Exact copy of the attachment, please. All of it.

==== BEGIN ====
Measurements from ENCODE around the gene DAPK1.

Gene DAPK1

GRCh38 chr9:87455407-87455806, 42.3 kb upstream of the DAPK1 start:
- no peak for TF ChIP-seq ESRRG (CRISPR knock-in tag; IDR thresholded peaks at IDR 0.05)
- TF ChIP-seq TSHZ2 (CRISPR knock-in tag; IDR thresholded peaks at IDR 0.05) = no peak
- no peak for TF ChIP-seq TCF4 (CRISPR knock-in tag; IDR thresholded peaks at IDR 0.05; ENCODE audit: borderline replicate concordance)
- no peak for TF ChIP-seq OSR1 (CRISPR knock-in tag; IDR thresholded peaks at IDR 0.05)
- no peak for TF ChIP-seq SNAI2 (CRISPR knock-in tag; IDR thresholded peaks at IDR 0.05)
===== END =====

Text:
Measurements from ENCODE around the gene DAPK1.

Gene DAPK1

GRCh38 chr9:87455407-87455806, 42.3 kb upstream of the DAPK1 start:
- no peak for TF ChIP-seq ESRRG (CRISPR knock-in tag; IDR thresholded peaks at IDR 0.05)
- TF ChIP-seq TSHZ2 (CRISPR knock-in tag; IDR thresholded peaks at IDR 0.05) = no peak
- no peak for TF ChIP-seq TCF4 (CRISPR knock-in tag; IDR thresholded peaks at IDR 0.05; ENCODE audit: borderline replicate concordance)
- no peak for TF ChIP-seq OSR1 (CRISPR knock-in tag; IDR thresholded peaks at IDR 0.05)
- no peak for TF ChIP-seq SNAI2 (CRISPR knock-in tag; IDR thresholded peaks at IDR 0.05)